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Armenda guest

This is a guest blog by Armenda Boyer, a sophomore at Purdue University. She is currently working toward a dual major in Agricultural Communication and Agricultural Economics. This past summer, she was an education intern for the Indiana State Fair Commission.

I had no idea what I was getting myself into when I accepted an offer to work as an education intern at the Indiana State Fair. Of course, I expected to have the opportunity to work with children and to share my love of all-things agriculture. And I was able to do just that! What I didn’t expect to do involved 6,500 pounds of caramel corn and a national television show…

The World’s Largest Popcorn Ball tipped the scales at 6,510 pounds. Check out my last post to see how this massive sphere of popcorn and sugar came together to break a world record! The popcorn ball was on display at the Indiana State Fair for 17 days. But what happened to this giant ball of popcorn after the fair?

Cattle eat grain, and they love to eat sugar… any guesses on where this is going?  That’s right! The post-fair popcorn ball was broken apart, ground up and fed to livestock raised in Indiana. It was neat to see this product go full circle in agriculture: the popcorn used in the ball traveled from a grain farm to a popcorn plant, to the State Fair and finally wound up back on a livestock farm. This cycle relied on one very important concept – transportation.

Transportation proved to be a problem for us as the popcorn ball traveled from Northern Indiana, where it was partially assembled, to the fairgrounds. Getting the plywood popcorn ball base from Indianapolis up to Topeka, Ind. was simple. Getting the half-complete popcorn ball back to Indy? Now that was a different story! The ball had to travel in an enclosed vesicle, with moderate temperatures and low humidity. Meeting all of those requirements in Indiana in mid-July was a challenge!  After multiple setbacks, the popcorn ball finally arrived on the fairgrounds, all in one piece.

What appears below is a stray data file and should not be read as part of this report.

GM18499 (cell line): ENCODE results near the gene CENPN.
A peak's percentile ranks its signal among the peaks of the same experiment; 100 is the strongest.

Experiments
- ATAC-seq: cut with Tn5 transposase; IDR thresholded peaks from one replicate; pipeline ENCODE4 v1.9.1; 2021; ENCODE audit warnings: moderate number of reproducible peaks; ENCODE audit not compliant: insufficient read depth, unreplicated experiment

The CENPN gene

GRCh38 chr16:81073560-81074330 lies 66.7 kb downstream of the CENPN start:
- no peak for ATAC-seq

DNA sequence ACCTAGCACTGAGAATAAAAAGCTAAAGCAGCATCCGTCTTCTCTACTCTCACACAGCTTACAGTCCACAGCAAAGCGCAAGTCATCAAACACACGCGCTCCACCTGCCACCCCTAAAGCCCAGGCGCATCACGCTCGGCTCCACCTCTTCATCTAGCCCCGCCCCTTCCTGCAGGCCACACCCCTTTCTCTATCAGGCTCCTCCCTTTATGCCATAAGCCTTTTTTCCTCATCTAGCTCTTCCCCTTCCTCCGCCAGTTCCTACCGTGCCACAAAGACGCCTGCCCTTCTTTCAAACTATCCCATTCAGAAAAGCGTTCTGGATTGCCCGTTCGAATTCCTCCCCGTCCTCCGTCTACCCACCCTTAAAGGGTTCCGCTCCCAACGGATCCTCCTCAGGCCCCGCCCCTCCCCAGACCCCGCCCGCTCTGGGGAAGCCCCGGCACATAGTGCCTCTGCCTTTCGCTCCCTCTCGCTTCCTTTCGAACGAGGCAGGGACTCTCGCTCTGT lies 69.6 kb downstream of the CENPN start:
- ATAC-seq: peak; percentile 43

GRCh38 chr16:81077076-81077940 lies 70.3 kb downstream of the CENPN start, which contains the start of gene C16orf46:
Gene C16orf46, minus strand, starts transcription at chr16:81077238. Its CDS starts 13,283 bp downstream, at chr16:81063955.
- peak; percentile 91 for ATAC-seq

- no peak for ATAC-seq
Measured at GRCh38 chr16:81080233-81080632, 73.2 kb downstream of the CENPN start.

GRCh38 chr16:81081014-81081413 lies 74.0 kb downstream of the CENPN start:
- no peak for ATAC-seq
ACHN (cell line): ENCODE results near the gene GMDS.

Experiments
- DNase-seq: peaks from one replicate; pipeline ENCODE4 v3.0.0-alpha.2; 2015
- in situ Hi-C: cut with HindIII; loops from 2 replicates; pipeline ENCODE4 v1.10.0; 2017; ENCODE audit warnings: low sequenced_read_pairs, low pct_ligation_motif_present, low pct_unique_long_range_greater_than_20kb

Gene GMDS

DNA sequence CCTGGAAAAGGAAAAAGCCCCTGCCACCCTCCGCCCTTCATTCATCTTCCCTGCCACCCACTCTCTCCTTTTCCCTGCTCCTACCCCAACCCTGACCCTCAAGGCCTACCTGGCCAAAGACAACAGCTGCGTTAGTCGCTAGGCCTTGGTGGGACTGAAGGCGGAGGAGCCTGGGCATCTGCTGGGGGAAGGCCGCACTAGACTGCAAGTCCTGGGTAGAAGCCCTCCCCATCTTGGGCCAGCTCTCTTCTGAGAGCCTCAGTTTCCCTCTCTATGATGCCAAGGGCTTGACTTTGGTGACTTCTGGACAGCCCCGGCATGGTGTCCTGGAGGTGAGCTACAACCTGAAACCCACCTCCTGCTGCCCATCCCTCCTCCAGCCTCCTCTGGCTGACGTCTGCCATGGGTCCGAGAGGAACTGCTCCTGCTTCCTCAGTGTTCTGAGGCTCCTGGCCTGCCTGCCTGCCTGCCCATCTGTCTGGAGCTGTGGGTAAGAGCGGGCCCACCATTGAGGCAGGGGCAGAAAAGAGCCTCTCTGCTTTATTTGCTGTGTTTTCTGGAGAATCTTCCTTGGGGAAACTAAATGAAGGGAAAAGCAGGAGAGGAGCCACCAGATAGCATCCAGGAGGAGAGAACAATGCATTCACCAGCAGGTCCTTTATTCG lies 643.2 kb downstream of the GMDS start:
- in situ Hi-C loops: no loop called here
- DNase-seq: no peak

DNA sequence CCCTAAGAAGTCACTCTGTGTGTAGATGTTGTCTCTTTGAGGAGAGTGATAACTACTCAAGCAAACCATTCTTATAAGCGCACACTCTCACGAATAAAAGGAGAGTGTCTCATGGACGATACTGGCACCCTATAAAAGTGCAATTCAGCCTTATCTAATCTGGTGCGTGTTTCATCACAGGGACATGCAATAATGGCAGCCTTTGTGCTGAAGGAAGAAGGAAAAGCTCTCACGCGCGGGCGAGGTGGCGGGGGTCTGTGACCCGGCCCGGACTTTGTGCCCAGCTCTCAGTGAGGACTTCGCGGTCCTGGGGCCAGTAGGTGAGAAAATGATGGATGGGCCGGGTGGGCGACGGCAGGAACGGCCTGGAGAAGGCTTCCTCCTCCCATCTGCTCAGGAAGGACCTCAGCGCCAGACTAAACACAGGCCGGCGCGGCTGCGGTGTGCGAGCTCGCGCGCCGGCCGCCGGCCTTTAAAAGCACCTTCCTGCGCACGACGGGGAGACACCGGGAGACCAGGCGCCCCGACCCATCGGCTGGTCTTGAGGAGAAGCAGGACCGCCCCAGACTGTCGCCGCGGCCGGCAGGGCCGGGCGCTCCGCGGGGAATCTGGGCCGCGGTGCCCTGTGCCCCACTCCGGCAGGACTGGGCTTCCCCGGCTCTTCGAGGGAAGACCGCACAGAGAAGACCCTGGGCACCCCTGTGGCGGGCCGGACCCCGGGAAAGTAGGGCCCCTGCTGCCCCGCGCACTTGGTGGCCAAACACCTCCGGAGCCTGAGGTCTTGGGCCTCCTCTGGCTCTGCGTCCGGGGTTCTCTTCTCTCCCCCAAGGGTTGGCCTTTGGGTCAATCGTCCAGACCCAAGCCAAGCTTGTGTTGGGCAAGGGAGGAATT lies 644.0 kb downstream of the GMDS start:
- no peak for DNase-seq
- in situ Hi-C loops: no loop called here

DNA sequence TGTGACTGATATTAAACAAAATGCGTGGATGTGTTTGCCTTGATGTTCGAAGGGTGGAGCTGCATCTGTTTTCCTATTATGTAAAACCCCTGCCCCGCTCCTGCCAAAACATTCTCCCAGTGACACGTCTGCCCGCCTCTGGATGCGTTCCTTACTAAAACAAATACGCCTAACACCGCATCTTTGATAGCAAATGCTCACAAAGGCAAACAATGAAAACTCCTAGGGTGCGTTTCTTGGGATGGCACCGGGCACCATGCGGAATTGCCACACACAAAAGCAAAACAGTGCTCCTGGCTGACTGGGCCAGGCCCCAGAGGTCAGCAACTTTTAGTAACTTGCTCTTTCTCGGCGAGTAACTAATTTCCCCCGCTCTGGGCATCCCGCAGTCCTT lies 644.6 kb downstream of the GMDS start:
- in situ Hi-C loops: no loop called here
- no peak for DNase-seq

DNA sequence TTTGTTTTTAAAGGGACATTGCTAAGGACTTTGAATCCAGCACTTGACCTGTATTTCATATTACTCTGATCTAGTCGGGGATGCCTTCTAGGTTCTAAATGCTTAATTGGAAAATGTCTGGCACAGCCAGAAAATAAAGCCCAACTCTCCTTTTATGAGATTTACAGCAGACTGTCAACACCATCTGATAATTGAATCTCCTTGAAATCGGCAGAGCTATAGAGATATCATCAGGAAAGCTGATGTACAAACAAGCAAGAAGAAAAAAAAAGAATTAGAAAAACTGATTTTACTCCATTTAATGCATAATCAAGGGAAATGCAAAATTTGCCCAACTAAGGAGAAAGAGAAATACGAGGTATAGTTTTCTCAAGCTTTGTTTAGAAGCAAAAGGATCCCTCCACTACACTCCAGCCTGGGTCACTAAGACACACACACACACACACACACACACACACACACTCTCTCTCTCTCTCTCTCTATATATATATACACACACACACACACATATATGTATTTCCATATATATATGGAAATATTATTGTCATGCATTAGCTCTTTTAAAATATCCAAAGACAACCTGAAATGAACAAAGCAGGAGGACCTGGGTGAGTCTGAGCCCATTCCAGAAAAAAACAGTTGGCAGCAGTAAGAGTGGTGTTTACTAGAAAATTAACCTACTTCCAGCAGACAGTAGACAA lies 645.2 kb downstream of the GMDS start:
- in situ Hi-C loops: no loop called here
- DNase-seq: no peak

Popcorn ball plywood base

“We should have called Shipping Wars to transport the popcorn ball!” That was the running joke in our office after we ran into trouble moving the half-complete ball. It was also why we were so surprised and excited when Shipping Wars called us! The producer of the show had caught the popcorn ball buzz and wanted to tape an episode of a transporter shipping the ball from the fair to a livestock farm. (If you are unfamiliar with this television series, Shipping Wars airs on the A&E channel and follows a handful of professional transporters as they ship unique and difficult loads.)

Unfortunately, my fellow interns and I will not be making our national television debut on Shipping Wars. However, our supervisor will! In fact, she plays a lead role in the episode. The other interns and I were, however, able to be present, but behind the scenes of the “on-farm” shoot. It was interesting to interact with the producer, cameramen and staff of the series. The taping opened my eyes to the production television world, as I realized just how much thought and preparation is required to produce only a few minutes of on-air video.

The television debut of the World’s Largest Popcorn Ball will be extremely rewarding for the Indiana State Fair education team. Our hard work will be on display for the entire nation to see! Granted, our “work” consisted of sculpting over three tons of caramel corn. Even still, through this work, I learned an immense amount about teamwork, persistence and the television industry!

Be sure to tune into A&E this December to see the post-fair journey of the World’s Largest Popcorn Ball!

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